Design by: Charles Howard, William Reilly (Sydney Branch Office of the Commonwealth Department of Works and Housing)
Date of commission: 1947
Date of completion: 1967
Type: Industry (IND) Company Town
Listing/protection Some heritage assessment has been conducted through the Ministry of Defence.
Editor fiche: Hannah Lewi
current use Defense
current condition Altered, 1980s
address Woomera Village
GPS 31º 8′ 34.8” S/136º 48′ 11.16” E
Submitted by Hannah Lewi, Andrew Saniga in 2008, docomomo Australia
Docomomo Australia Fiche (extract)
The Woomera Village was designed in the collaborative environment of the Commonwealth Department of Works and Housing (CDWH). Senior figures with major involvement in the project were Chief Deign Architect Charles Howard; Senior Design Architect William Reilly.
Designed in 1947; developed throughout 1950s and 1960s. Because of its military use, the site was a ‘closed secure town’ until 1982. Some original housing was replaced in the 1970s and ‘80s.
Had some revival as the site of a refugee detention centre in the last decade. The defence compound is still used by military during training exercises. The village is still wholly owned by the Department of Defence and although it has been scaled down to only a fraction of what it used to be, the Department still manages the town with all facilities operational including the Woomera Prohibited Area (the rocket range) being used for all manner of military and other programs. Rockets have been launched by countries like Japan from the rocket range within the past few years.
The perimeter fence and internal government l buildings are intact, but many now seldom used. Much of the prefabricated housing has been demolished or transported to other sites as part of scaling down the size of the town, and many of the defence buildings, like Officer’s Messes and associated barracks have been demolished.
The planning of the townsite facilities and accommodation layout followed a neighbourhood model, set within garden-city principles of curvilinear roads, and landscaped zones – albeit in the unusual location of the desert. The town therefore grew into a kind of oasis in its heyday, with a unique arboretum, swimming pool and many other leisure facilities. Extensive research was done by the Commonwealth Department of Works and Housing before planning and implementing the town, with an extended international research trip looking at precedents of architecture and planning in North America: Knoxville, Tennessee; and Oak Ridge, Skidmore Owings and Merrill, 1942 as the residential facility for the development of the atomic bomb. The research team also spent a month in Brazil investigating modernist projects and the work of Lucia Costa.
The resulting town grew between the late 1940s and 1960s. It included a variety of accommodation types from single men’s and women’s quarters, flats, and family homes for personnel and civilians. The town centre included a school, kindergarten and baby health centre and shops, with churches, town hall, library recreation grounds, public swimming pool, theatre and administrations and emergency services buildings completing the fully serviced town.
Woomera Village is arguably Australia’s first designed and built post-war planned town. It reflects distinctive and varied modern architectural response to mid-century military power and everyday life in the associated civic town-site.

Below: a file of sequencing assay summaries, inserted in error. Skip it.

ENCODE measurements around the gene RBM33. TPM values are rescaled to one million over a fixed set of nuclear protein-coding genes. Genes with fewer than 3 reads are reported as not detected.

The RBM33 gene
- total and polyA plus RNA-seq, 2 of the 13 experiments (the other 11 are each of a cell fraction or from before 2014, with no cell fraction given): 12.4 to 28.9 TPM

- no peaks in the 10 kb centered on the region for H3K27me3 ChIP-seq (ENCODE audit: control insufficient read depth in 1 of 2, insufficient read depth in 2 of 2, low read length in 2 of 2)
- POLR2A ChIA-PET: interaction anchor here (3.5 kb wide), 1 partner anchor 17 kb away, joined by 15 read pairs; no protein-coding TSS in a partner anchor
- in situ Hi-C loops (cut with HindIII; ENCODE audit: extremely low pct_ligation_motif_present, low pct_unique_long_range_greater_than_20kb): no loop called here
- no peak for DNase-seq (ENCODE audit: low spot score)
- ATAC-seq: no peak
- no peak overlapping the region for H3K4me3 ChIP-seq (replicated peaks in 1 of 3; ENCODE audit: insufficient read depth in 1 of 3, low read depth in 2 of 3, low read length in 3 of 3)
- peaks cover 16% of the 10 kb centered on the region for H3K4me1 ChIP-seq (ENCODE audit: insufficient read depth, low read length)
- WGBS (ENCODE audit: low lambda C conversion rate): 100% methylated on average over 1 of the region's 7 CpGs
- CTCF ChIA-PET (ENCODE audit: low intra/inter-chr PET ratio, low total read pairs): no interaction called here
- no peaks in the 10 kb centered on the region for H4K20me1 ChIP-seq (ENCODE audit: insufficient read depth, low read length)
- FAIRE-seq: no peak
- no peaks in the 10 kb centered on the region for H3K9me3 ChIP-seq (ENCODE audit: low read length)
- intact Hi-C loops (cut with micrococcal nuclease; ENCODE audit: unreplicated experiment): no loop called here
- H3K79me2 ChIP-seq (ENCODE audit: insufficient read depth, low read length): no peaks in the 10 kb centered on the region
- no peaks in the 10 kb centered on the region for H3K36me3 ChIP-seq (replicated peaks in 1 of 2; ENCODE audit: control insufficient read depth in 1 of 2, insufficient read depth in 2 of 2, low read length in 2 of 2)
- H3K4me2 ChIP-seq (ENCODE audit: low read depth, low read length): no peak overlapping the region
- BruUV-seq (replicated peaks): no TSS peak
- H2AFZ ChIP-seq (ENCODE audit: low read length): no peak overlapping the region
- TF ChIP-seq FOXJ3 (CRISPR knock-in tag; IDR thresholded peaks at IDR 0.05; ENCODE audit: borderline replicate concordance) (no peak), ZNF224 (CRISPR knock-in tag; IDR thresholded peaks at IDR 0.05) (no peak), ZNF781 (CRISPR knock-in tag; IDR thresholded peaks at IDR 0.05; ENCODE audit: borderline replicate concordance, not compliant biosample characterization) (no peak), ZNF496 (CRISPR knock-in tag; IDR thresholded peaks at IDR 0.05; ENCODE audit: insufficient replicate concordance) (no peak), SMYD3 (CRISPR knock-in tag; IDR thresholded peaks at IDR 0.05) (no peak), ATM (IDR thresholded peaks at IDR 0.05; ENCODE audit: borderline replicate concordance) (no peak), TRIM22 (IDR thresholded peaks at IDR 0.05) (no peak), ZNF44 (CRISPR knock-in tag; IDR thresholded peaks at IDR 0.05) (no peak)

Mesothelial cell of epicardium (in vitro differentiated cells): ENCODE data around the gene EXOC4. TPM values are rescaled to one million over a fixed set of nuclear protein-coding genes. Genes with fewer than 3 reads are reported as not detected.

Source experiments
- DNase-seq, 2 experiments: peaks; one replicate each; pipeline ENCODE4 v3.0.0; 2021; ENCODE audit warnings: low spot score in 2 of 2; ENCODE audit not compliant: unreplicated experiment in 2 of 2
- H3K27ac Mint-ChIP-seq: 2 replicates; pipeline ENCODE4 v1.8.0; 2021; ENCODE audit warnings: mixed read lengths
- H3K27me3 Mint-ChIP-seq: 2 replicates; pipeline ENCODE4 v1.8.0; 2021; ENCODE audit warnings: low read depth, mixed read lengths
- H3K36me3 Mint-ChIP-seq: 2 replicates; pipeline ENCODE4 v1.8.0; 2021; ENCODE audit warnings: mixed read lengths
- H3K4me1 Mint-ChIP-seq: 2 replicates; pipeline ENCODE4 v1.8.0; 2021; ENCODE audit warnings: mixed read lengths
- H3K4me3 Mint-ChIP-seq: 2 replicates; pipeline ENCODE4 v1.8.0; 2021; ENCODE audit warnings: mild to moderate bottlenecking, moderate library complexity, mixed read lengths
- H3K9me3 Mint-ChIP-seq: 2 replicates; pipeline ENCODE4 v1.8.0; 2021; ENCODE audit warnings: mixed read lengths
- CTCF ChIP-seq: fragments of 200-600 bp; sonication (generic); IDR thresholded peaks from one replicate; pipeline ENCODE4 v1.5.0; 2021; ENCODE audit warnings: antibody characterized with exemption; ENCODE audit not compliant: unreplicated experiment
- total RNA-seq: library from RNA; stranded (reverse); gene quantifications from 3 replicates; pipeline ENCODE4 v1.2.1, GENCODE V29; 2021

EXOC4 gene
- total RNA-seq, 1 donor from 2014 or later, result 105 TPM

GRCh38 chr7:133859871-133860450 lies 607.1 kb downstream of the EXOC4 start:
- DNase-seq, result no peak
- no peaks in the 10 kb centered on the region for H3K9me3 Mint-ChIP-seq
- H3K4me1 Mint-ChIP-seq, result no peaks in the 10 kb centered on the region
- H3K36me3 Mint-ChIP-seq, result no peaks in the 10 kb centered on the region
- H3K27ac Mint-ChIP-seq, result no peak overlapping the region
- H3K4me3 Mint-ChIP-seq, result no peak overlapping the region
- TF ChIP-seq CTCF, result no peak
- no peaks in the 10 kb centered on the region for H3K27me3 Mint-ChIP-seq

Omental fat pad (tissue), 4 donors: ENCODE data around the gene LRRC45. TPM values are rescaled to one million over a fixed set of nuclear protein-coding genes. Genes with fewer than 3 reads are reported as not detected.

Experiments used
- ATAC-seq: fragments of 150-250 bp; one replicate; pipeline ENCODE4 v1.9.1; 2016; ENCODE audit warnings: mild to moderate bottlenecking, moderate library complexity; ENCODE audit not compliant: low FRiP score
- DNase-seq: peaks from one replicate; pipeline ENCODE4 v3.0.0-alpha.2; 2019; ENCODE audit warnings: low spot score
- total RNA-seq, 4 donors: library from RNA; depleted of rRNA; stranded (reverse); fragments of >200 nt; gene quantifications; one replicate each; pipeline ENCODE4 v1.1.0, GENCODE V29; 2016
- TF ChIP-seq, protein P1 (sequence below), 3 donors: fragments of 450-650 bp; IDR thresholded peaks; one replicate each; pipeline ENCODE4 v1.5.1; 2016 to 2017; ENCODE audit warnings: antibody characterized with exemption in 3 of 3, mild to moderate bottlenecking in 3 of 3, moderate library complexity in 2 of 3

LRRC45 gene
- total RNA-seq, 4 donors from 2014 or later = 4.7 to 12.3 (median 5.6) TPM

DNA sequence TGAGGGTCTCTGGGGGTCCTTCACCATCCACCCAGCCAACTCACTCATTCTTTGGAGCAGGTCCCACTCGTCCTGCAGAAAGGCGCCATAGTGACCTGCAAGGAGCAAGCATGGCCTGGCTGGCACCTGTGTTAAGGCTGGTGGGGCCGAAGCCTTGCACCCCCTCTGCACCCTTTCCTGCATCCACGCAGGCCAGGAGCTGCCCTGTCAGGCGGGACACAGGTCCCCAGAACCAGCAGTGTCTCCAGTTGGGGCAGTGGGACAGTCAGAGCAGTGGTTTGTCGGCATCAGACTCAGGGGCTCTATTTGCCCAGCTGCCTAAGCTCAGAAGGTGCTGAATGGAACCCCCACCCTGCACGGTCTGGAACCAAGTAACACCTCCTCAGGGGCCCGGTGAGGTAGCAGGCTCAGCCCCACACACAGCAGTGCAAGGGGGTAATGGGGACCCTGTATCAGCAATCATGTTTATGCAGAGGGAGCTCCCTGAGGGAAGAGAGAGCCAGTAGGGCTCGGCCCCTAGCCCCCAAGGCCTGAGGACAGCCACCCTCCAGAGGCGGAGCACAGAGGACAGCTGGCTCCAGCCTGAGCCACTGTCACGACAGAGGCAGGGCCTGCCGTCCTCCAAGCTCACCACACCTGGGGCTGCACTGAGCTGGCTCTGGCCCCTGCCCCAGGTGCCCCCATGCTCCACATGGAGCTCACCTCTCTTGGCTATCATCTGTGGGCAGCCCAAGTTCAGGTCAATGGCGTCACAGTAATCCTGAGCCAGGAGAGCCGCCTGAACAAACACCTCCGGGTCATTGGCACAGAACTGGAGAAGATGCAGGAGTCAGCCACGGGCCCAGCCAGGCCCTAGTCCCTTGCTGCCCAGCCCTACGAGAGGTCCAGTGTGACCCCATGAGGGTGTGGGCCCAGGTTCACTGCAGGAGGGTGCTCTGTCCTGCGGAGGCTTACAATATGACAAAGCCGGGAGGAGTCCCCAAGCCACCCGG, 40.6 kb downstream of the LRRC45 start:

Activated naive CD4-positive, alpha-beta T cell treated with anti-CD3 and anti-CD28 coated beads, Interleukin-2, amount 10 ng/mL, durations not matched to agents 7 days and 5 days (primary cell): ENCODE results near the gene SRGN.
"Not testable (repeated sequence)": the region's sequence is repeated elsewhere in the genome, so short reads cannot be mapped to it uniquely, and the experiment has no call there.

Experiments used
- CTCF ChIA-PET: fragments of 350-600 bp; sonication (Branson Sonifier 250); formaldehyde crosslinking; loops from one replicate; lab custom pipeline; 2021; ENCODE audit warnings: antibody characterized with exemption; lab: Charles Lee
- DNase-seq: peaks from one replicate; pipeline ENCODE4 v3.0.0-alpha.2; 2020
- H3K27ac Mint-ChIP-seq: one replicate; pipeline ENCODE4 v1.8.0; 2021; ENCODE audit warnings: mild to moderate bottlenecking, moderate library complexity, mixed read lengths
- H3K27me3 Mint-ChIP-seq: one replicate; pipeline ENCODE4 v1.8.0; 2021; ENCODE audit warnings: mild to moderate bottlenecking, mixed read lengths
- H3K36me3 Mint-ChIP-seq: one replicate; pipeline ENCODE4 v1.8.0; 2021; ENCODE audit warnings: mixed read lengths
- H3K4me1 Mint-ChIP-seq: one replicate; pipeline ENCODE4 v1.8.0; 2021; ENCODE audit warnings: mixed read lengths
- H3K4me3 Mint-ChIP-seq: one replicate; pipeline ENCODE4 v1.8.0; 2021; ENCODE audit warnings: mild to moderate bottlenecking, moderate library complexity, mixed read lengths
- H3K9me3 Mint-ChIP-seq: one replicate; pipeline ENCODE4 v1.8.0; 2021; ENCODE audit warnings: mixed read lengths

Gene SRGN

Military testing and launching sites with highly specialized technical specifications. Original prefabricated housing included examples of the ‘Hawksley’ (steel-framed with aluminium cladding); ‘Econo’ (steel-framed and aluminium clad with galvanized iron roof); and ‘Riley- Newsum’ (weatherboard with ribbed aluminium roof).
The town is extremely isolated and was essentially closed-off from outside scrutiny until after 1982. It reflected other planned-military and industrial towns with a strict hierarchy and order of housing types and locations according to rank.
Its everyday modern aesthetic was based on research in America and Europe in the 1940s, including the Radburn planning principles which included ‘U-shaped’ roads and paths, pocket landscaping and an arboretum. The village was inflected by Australian developments in modern neighbourhood and housing planning and design. Some buildings in the town, built later in the 1960s reflect a more popularist aesthetic; for example the theatre designed by CDWH Supervising Architect Robert Battersby was a popular landmark featured a rocket-like entrance and shape, and motifs of missiles and planetary objects in the interior along with balustrades in the shape of a Woomera, which is the Aboriginal implement for launching spears.
The planned town and associated military sites reflect a particular period in Australia’s history and connections with Cold War Britain and America.
Woomera Village is Australia’s first designed and built post-war planned town. It reflects a modern architectural response to mid-century military power in both the military sites and through the everyday modernism of the associated civic town-site.
• C Garnault and I Iwanicki, ‘Modernism in the Desert” The Planning and Design of Woomera Village 1947-1967’ in Proceedings of the XXIVth International Conference of the Society of Architectural Historians, Australia and New Zealand, SAHANZ, Adelaide, 2007.
• A Saniga, M Lewis, C Lee, ‘The Domestic Landscape of Woomera, South Australia’, unpublished report, The University of Melbourne, 2007.
• I Southall, Woomera, Angus & Robertson, 1962.
• P Morton, Fire Across the Desert: Woomera and the Anglo-Australian Joint Project, 1946- 1980, Department of Defence, Canberra, 1989.